Minsk ponders death penalty moratorium benefits
On April 11th, Alexander Hessel, Council of Europe Director for political issues visited Minsk.
Meetings in Minsk with CoE representative, Alexander Hessel, imply that Belarus is considering options to open an additional communication channel with the EU. In addition, Belarus may try to "swap" a moratorium on the death penalty with one of the conditions for the resumption of EU-Belarus dialogue.
In Minsk, Mr. Hessel gave a lecture at the Belarusian State University, met with Foreign Ministry officials and the Constitutional Court. Meeting at the Constitutional Court in particular, may be regarded as an implication that the Belarusian authorities are considering a moratorium on the death penalty as an option. Moratorium on the death penalty is an obligatory condition for the resumption of talks for Belarus’ accession to the Council of Europe.
The day after Hessel’s visit, Chairman of the Parliamentary Assembly of the Council of Europe Jean-Claude Minion made a statement about the Council of Europe’s readiness to continue talks with Belarus about its membership in the CoE, but only if the moratorium on the death penalty was introduced. According to Mignon, such a step would show that Belarus “shares European values”.
If Belarusian authorities see benefits from the resumption of the dialogue with the CoE, they might include the moratorium on the death penalty in the negotiations package put forward by the EU (release and rehabilitation of political prisoners, democratization of the political system, etc). In particular, the authorities may try to “swap” the moratorium with the demand of political prisoners’ rehabilitation.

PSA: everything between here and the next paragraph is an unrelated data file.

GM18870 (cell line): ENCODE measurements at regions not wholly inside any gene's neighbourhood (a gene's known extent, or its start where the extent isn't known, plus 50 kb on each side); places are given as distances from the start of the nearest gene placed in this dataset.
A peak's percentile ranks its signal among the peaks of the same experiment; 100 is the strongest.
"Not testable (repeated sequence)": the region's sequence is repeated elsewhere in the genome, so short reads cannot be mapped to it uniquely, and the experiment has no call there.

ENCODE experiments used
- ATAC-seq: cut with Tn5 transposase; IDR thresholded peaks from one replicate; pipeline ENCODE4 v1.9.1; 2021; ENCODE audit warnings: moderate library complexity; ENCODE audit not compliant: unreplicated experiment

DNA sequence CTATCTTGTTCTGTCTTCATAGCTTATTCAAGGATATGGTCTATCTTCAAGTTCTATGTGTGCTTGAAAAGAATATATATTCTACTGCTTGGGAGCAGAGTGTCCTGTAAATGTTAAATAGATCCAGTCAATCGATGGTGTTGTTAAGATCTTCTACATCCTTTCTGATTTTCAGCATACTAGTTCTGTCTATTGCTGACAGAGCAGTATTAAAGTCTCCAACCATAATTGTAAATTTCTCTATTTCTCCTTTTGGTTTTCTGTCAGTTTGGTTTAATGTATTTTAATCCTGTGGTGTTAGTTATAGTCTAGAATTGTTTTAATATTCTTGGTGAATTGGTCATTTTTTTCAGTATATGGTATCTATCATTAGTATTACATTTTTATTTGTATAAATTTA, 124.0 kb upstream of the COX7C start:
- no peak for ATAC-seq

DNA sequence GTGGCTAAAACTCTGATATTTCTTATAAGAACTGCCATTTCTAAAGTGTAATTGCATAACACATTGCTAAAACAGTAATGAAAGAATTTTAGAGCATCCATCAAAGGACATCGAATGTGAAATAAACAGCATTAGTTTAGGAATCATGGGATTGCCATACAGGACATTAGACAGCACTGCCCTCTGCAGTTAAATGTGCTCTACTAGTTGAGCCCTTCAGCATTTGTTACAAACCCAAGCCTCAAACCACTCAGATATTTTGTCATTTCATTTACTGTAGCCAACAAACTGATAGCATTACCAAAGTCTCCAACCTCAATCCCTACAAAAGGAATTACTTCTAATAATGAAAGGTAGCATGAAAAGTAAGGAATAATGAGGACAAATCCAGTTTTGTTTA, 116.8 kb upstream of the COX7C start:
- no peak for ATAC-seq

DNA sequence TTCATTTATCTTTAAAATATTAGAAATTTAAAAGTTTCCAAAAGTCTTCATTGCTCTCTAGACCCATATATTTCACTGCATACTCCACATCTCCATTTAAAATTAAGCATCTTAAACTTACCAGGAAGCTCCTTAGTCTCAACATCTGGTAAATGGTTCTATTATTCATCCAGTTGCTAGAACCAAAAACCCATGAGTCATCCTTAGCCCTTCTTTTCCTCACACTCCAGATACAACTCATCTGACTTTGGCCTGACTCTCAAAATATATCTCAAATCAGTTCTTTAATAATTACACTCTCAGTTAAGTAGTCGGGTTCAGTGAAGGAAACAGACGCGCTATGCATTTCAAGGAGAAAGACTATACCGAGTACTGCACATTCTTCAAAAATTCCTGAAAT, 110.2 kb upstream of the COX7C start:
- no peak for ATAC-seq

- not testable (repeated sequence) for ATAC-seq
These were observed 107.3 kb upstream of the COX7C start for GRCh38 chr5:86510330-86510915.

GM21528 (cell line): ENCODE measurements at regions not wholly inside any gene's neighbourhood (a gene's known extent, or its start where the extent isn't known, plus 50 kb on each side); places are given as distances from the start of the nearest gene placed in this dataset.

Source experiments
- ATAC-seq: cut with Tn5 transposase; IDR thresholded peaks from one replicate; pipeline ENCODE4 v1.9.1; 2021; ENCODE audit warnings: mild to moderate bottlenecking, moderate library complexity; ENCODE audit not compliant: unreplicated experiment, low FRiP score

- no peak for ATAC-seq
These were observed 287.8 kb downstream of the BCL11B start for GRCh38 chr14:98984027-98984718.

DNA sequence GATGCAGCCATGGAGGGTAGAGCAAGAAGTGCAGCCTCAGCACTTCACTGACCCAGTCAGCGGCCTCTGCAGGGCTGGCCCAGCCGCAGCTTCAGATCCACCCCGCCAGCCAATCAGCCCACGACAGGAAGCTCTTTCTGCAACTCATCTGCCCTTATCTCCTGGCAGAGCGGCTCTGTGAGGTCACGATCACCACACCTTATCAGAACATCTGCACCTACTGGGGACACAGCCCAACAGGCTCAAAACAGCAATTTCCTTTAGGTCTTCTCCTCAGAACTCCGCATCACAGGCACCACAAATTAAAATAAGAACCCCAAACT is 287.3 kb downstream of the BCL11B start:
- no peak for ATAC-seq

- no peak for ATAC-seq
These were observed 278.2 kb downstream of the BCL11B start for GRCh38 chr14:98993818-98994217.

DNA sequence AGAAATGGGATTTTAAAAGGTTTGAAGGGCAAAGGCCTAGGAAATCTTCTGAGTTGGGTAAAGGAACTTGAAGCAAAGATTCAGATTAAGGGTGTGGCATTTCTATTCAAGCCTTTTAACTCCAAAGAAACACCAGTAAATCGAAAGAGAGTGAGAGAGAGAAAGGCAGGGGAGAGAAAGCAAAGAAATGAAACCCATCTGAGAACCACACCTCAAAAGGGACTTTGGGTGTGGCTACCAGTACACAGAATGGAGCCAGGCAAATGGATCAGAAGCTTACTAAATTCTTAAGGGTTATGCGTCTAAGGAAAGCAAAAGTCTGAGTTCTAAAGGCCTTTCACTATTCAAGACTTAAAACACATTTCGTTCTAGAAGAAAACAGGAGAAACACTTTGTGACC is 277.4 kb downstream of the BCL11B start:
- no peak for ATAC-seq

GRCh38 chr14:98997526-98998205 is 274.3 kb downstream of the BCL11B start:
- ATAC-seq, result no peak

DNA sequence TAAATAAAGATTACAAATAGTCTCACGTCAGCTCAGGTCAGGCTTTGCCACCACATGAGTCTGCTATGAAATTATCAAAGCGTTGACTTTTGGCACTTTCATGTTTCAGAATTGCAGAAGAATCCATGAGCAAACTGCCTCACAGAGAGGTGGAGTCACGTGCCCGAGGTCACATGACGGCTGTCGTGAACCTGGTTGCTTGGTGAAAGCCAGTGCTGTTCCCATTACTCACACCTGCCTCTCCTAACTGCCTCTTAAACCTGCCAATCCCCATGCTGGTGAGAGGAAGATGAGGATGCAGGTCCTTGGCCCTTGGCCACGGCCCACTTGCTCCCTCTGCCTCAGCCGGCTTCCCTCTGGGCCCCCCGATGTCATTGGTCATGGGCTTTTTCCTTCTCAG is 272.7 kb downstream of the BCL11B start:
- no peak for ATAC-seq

The Belarusian authorities regard the Catholic conference as yet another international event to promote Minsk as a global negotiating platform. Minsk’s proposal to organise a meeting between the Roman-Catholic Church and the Russian Orthodox Church is rather an image-making undertaking than a serious intention. However, the authorities could somewhat extend the opportunities for the Roman-Catholic Church in Belarus due to developing contacts with the Catholic world.
Minsk is attempting to lay out a mosaic from various international religious, political and sportive events to shape a positive image of Belarus for promoting the Helsinki 2.0 idea.
Belarus’ invitation to the head of the Holy See for a meeting with the Patriarch of the Russian Orthodox Church should be regarded as a continuation of her foreign policy efforts in shaping Minsk’s peacekeeping image and enhancing Belarus’ international weight. The Belarusian authorities are aware that their initiative is unlikely to find supporters among the leadership of the Russian Orthodox Church in Moscow. In Russia, isolationist sentiments prevail.
In addition, for domestic audiences, the authorities make up for the lack of tangible economic growth with demonstrations of growth in Minsk’s authority at international level through providing a platform for religious, sportive and other dialogues.